• B (4th century) Vaticanus
  • 048 (5th century)

All of these come from just one geographical area, Egypt.  

    We have no Greek manuscript witness at all that precedes the 4th Century so the manuscript evidence starts quite late. 

    Also worthy of note is that of the 127 existent Papyri today, not one of those papyri contains this part of the text. We have 2 Papyri that contain 1 John, P9 from the 3rd Century and P74 from the 7th century, but neither contain this passage so they are neither a witness for or against the reading of the KJV. We therefore do not have any papyri that witness to this verse at all either for the inclusion or the exclusion of the words. 

    So the exclusion of the verse might not be as well attested to as you once thought.  We simply do not have an abundance of early Greek witnesses to this part of 1 John 5.

    The earliest manuscript that we have that includes this section of 1 John 5 is Codex Vaticanus. Codex Vaticanus does not contain the verse as it is found in the KJV. However, this manuscript comes to us at least 200-250 years after 1 John had been written. If anyone has ever read any of my writings regarding this manuscript they will know that I argue that this manuscript, like other manuscripts of Alexandrian origin are corrupt. I won’t go into detail again here.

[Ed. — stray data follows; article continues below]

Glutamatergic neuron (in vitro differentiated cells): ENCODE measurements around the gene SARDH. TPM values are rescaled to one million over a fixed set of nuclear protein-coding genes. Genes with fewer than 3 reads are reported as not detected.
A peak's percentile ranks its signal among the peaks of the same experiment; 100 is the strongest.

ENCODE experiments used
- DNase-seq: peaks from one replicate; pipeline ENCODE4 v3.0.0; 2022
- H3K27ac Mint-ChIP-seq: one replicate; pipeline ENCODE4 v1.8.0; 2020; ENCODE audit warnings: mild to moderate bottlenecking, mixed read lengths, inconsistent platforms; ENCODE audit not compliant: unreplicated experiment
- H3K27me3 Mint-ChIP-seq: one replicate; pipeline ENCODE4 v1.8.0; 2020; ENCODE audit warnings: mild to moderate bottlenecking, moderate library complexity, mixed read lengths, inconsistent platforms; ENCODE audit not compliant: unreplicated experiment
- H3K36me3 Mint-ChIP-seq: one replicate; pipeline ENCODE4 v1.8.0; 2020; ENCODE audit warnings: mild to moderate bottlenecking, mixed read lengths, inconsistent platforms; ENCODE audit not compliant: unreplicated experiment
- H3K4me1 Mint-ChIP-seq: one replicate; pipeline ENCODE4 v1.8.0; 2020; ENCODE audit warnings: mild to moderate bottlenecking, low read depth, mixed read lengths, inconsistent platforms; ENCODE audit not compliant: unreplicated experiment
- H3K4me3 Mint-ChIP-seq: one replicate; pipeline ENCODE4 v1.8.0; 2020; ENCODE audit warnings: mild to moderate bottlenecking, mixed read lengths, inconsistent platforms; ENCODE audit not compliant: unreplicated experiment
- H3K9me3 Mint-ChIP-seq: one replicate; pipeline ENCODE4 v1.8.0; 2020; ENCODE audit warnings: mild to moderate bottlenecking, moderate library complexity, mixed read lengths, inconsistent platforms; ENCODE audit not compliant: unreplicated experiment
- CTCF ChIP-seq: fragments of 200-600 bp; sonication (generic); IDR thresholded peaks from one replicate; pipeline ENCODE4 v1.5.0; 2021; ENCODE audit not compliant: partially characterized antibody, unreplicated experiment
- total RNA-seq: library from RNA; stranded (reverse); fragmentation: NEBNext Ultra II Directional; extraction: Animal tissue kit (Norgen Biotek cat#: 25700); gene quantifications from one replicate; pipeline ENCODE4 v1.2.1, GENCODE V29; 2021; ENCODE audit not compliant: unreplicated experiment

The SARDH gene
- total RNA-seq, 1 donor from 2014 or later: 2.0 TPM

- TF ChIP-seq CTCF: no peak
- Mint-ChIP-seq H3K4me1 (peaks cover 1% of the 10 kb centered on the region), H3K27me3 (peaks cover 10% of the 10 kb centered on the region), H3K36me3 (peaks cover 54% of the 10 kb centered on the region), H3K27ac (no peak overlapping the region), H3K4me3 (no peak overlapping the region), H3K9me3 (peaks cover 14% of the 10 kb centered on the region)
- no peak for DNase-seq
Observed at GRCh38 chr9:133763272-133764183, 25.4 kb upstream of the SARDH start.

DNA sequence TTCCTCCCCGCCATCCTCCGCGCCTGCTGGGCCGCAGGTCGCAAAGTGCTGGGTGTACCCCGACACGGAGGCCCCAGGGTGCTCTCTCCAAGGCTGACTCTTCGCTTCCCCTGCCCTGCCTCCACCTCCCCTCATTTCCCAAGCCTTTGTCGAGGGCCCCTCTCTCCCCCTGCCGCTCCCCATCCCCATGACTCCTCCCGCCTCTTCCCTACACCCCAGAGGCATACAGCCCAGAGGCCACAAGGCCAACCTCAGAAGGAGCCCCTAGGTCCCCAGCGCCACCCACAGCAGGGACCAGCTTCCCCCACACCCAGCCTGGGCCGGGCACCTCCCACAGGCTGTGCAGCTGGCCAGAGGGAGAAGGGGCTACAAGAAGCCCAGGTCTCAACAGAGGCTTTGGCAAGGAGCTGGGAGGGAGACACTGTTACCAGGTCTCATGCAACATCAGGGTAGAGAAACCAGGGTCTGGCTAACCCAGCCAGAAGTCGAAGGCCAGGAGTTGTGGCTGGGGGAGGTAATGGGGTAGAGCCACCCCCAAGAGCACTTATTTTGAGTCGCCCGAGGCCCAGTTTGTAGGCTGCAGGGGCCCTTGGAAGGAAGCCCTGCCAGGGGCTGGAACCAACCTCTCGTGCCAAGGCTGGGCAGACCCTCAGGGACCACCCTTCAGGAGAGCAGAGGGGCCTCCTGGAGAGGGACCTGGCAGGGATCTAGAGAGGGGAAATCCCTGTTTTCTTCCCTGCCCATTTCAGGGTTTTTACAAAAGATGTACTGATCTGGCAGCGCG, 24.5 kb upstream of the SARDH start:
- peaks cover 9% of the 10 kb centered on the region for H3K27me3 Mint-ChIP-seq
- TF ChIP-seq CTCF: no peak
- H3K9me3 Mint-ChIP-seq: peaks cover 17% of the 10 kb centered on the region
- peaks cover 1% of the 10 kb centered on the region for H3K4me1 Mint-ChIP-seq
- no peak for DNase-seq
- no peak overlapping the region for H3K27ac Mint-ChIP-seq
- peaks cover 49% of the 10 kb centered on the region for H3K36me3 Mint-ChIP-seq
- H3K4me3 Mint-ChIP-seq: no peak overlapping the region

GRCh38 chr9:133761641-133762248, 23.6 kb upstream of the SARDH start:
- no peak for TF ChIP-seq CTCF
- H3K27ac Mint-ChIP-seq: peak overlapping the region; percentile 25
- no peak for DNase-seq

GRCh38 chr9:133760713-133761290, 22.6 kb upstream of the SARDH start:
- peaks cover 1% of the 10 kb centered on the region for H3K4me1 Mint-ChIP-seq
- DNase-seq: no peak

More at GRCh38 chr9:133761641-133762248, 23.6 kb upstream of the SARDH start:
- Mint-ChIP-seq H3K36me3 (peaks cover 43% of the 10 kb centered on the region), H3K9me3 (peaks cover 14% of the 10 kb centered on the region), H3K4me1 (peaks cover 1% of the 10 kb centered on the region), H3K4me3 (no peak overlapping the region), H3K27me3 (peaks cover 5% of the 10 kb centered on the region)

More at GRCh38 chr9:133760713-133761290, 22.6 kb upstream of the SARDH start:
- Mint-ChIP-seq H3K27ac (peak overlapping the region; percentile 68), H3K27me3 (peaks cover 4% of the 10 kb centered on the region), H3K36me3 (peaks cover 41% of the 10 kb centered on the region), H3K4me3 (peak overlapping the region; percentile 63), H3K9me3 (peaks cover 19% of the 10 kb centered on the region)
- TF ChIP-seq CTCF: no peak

Now its also worth noting, since it is most often not stated,  that even though Codex Vaticanus does not include the verse as found in the KJV, it does have an Umlaut (a triple dot) at the point of 1 John 5:7. Umlauts indicate that there is a textual variant known by the scribe.

    Below is an image of Codex Vatican and the Umlaut

    When it comes to Codex Alexandrinus when we get to 1 John 5:7 we note that there is a space between verse 7 and verse 8. `This is a clear indication that the scribe was aware of a textual variant at this point of the text. 

    It must also be noted that none of the 3 main codices, Sinaiticus, Vaticanus and Alexandrinus agree with each other on the rendering of this verse either.

    Supporting Evidence

    So what is the evidence for the inclusion.

    If the verse was originally in the text of 1 John 5 then it is evident that the verse dropped out of the Greek. 

    While the verse may well not have Greek manuscript attestation, this is completely the opposite when it comes to the Latin.